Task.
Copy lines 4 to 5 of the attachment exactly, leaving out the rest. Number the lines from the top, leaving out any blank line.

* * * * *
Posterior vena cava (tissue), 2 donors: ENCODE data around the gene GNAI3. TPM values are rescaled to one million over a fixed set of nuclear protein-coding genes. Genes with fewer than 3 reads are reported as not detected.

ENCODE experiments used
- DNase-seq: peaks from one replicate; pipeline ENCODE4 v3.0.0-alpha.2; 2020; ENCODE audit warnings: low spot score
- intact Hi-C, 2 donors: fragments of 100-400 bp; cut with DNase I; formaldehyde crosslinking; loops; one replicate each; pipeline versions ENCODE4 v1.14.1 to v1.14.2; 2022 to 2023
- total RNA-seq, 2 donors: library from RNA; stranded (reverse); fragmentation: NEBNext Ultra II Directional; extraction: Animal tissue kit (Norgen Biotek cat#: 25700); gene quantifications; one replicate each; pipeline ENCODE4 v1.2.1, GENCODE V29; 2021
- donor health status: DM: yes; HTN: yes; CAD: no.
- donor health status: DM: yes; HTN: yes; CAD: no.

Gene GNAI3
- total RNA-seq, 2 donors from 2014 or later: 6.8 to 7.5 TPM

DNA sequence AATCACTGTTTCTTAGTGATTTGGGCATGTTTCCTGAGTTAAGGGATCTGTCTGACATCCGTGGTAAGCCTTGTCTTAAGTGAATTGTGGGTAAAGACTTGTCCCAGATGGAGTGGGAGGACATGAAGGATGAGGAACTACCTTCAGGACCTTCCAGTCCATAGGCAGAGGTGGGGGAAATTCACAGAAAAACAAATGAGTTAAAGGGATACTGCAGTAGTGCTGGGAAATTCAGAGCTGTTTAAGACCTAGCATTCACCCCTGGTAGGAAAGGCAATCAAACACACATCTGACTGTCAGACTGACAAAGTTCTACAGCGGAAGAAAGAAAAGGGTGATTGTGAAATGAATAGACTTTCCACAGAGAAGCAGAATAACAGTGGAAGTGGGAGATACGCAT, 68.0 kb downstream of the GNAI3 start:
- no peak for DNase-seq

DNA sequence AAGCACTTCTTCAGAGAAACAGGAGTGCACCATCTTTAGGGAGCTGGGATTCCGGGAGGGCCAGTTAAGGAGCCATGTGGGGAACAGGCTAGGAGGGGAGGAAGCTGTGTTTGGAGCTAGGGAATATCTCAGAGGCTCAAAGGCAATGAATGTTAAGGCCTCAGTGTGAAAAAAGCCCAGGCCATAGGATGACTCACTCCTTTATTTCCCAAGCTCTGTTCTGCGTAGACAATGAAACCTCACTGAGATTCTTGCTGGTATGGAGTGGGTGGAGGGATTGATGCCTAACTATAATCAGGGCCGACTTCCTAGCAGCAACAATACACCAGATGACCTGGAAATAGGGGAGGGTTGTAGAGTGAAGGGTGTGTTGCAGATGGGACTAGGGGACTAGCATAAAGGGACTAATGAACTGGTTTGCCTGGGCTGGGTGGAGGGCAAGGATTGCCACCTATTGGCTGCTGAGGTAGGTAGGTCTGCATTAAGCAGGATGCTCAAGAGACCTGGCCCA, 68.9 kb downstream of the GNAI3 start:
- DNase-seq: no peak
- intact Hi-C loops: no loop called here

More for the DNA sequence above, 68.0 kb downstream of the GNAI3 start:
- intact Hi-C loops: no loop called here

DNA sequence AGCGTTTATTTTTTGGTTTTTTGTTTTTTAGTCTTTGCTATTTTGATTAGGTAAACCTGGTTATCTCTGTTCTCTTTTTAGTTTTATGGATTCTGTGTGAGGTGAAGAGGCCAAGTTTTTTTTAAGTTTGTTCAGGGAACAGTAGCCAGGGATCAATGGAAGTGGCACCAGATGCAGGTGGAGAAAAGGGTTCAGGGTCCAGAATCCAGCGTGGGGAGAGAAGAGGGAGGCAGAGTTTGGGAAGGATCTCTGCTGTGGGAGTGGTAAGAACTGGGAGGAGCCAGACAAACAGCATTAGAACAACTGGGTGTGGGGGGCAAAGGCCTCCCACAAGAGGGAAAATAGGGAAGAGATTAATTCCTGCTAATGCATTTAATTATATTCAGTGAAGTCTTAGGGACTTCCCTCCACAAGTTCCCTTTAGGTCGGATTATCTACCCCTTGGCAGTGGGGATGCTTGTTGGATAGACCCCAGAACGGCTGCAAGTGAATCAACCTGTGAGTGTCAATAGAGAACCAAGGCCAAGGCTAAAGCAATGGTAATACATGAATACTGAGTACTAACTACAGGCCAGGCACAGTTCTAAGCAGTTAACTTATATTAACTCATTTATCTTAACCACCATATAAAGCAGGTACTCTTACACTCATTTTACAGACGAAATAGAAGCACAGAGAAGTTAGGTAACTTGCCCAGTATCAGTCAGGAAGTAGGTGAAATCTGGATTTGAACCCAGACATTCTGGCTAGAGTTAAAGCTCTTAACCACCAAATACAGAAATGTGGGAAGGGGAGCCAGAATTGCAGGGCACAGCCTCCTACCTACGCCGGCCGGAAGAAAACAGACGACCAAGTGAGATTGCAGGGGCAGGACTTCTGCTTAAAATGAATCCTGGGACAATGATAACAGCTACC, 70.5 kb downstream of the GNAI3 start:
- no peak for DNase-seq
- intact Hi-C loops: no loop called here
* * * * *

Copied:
- intact Hi-C, 2 donors: fragments of 100-400 bp; cut with DNase I; formaldehyde crosslinking; loops; one replicate each; pipeline versions ENCODE4 v1.14.1 to v1.14.2; 2022 to 2023
- total RNA-seq, 2 donors: library from RNA; stranded (reverse); fragmentation: NEBNext Ultra II Directional; extraction: Animal tissue kit (Norgen Biotek cat#: 25700); gene quantifications; one replicate each; pipeline ENCODE4 v1.2.1, GENCODE V29; 2021